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Finally On Facebook & This Weeks Weather

By now we have all heard the saying, “save the best for last,” right? Well, just last week I finally took the plunge into Facebook as a means to better communicate and network. It is amazing how many people are out there and how quickly you can get the word out about anything that is on your mind. I will be using Facebook more and more as time goes by and will also continue to post here. I encourage all of the readers of this blog to consider “friending” me on Facebook. That way you can be even more up-to-date on all things weather. Just click: http://www.facebook.com/stevepiercevancouver

Ok, enough about that. How about this weeks weather? We have had a pretty good run of weather for the Rose Festival so far. Nothing to warm, yet nothing to cold and wet either, in my view. This week looks like we will continue to see variable amounts of clouds and cool temperatures. Highs should be in the mid to upper 60’s for the most part across the western valley areas of Washington, Oregon and along the coastal strip. Some areas may see lower 70’s in the Portland / Vancouver metro area on Tuesday. One system looks like it will slide by to our north on Wednesday which will usher in cooler temperatures and a slight chance of morning drizzle. There are some hints beginning to show up on longer range forecast models that want to push a hot ridge over the Pacific Northwest next week, but that is still to far out to nail down for sure. Keep the light jacket handy this week, but it may not be needed in the afternoons, especially Tuesday.

Stay Tuned!
Steve Pierce
http://www.facebook.com/stevepiercevancouver

Steve Pierce

Steve Pierce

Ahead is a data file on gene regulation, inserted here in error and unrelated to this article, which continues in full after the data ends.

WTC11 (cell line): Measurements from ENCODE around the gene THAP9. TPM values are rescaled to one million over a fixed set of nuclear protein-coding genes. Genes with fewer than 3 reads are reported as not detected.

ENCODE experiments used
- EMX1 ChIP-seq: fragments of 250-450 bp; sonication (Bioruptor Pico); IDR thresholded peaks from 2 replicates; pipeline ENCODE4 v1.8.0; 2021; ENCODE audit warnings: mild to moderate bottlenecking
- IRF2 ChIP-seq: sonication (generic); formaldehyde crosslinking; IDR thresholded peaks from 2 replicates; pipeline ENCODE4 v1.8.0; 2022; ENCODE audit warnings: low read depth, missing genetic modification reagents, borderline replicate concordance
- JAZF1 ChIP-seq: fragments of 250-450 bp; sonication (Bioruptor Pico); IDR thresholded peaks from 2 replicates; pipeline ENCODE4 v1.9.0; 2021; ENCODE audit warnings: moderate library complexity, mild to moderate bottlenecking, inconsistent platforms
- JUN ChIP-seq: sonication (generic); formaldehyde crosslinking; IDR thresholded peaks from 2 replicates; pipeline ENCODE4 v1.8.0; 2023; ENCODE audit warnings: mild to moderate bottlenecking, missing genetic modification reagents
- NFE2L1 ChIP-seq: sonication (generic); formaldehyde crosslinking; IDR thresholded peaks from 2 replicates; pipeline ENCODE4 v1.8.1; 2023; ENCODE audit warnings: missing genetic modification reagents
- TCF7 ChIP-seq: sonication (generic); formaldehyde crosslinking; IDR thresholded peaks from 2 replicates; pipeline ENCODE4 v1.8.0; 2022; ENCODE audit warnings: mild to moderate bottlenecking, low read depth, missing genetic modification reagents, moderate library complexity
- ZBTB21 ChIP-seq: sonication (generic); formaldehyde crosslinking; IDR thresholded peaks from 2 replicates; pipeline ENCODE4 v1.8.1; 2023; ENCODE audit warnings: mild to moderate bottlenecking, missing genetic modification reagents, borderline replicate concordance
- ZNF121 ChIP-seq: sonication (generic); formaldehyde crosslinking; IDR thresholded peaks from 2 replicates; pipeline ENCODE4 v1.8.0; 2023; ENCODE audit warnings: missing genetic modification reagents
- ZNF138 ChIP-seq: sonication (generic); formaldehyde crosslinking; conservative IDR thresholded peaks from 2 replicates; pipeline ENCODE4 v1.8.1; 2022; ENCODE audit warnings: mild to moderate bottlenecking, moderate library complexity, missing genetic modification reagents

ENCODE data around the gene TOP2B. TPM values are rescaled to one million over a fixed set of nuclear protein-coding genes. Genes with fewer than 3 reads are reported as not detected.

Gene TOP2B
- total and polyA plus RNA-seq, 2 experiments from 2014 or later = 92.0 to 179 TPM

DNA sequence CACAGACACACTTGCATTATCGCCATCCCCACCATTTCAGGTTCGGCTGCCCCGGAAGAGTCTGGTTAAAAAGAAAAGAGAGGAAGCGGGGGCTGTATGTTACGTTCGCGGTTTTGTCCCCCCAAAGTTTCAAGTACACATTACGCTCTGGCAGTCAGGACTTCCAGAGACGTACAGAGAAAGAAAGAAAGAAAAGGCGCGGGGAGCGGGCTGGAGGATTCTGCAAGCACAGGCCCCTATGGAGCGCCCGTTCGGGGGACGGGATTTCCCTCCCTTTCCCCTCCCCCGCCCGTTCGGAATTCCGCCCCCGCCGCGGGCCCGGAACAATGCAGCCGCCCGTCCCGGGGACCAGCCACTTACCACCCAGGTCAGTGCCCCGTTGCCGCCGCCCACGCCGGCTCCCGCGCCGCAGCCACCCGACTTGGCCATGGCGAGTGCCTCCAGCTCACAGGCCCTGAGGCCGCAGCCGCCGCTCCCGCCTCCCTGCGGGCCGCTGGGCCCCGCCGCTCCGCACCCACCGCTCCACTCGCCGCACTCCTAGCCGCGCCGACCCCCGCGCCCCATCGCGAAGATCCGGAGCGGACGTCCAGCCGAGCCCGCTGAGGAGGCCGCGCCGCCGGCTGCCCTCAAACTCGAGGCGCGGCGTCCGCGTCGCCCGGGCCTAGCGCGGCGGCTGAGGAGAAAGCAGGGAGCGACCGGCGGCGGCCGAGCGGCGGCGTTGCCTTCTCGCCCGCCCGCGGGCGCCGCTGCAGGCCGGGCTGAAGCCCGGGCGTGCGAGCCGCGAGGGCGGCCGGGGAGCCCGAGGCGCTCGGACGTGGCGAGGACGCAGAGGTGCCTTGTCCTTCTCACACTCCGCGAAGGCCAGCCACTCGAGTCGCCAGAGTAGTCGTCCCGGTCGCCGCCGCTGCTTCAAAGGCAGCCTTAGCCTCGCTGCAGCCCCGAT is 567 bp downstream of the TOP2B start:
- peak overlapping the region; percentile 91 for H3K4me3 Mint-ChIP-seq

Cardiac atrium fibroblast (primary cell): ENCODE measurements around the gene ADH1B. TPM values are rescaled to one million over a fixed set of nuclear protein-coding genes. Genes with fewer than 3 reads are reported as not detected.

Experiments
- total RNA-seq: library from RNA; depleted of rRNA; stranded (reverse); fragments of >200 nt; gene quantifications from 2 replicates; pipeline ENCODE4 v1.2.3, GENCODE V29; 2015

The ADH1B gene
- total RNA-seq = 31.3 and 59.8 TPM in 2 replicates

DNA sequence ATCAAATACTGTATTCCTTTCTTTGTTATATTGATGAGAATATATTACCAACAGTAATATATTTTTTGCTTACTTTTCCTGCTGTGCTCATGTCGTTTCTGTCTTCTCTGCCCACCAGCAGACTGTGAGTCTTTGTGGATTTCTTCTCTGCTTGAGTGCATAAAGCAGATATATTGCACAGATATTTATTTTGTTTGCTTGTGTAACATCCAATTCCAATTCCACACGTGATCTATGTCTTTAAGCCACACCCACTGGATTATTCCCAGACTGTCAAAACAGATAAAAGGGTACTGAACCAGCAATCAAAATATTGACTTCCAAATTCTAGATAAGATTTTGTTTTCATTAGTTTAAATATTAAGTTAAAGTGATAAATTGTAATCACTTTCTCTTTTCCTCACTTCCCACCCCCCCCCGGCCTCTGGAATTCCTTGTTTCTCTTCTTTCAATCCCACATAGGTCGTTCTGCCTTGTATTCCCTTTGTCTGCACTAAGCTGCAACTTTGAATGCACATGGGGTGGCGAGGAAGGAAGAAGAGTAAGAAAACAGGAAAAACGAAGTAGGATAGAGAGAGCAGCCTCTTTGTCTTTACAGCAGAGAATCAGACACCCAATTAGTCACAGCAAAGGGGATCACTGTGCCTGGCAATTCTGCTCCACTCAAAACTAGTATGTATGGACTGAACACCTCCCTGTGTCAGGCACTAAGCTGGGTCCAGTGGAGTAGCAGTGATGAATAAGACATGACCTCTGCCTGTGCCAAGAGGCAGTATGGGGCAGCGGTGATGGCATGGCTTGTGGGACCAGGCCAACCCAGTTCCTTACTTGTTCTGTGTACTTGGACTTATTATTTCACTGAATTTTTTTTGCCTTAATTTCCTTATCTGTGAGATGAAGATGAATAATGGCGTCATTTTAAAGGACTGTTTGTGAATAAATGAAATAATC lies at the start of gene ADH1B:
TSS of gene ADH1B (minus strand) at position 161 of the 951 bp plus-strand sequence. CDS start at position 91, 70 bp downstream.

Steve Pierce is widely known as Oregon and Washington's "go-to-guy" when it comes to fast, accurate historical meteorological research and forecasts. Steve is currently the President of the Oregon Chapter of the American Meteorological Society (AMS). Steve is also recognized as a regional weather commentator and blogger who can be heard on local radio stations and seen in print media outlets across the Pacific Northwest. His Weather Blog is hosted by the Columbian Newspaper in Vancouver. Check it out! He is a third generation resident of Vancouver, Washington and holds a degree in Communications. Both sets of Steve's grandparents migrated to Vancouver during World War II. One set traveled from Lenox, Iowa to work in the Kaiser Shipyards supporting the war effort. The other set came to Vancouver from Olympia, Washington to work as educators for the rapidly expanding Vancouver School District. When the war was over, both sets of grandparents decided to stay in Vancouver and continue raising their families, as did thousands of other families at the time. Those who are most familiar with Steve can attest to the fact that weather is his true passion. His love for "all things weather" began at the age of 7 when Mt. St. Helens erupted in 1980. He was fascinated with which direction the ash plumes were headed. Then came the very powerful windstorm of Friday, November 13, 1981, also referred to as the "Friday the 13th" storm. This was the strongest storm to hit the Portland / Vancouver area since the great Columbus Day Storm of 1962! At age 11, he was asked to publish an extended weather forecast for his elementary school's weekly newsletter. In the 1980's, at age 14, Steve was the youngest of KGW-TV's local "weather watchers" and would phone in his daily Vancouver weather stats to then television meteorologist Jim Little for use on-air. Steve has lived through all of the major Pacific Northwest weather events of the past 30 years, and then some. The most notable events include; the bitterly cold winter of 1978-1979, the record setting snow storms of January 1980, the summer heat wave of August 1981, the windstorms of November 1981 and December 1995, the severe arctic blast of February 1989, the record flood of February 1996, the historic ice storm of January 2004, the Vancouver tornado of January 2008 and the record setting snow storm of Christmas 2008. Not to mention every Mt. St. Helens volcanic eruption in between. With access to the most extensive set of historical weather records available to date, Steve has personally designed and integrated a proprietary system that gives him the ability to quickly locate and manipulate weather data as far back as the 1800's. As one local Meteorologist put it, "Steve has fast access to historical weather data that is needed for media, agriculture, business, personal, historical and other climatological needs. He can quickly manipulate the data in many different ways. His forecasts are also quite accurate, especially at longer lead times." Steve also provides local storm assessments, narratives and weather presentations to the general public, as requested. In his spare time, Steve enjoys spending time with his family, the outdoors, vacationing at his family's coastal cabin and just relaxing! By the way, do you like your weather on the "extreme" side? So does Steve! Whether it is collecting damage assessment data & photos after record setting 125 mph winds at the coast in December 2007, being one of the first on the scene after the January 2008 Vancouver tornado, or feeling (literally) the awesome power of 100 mph wind gusts at Oregon's Crown Point in January 2010, Steve has experienced it all! As Steve says, "don't just love weather, live weather!" Check out Steve's personal weather website at: http://www.piercevideo.com/weather.shtml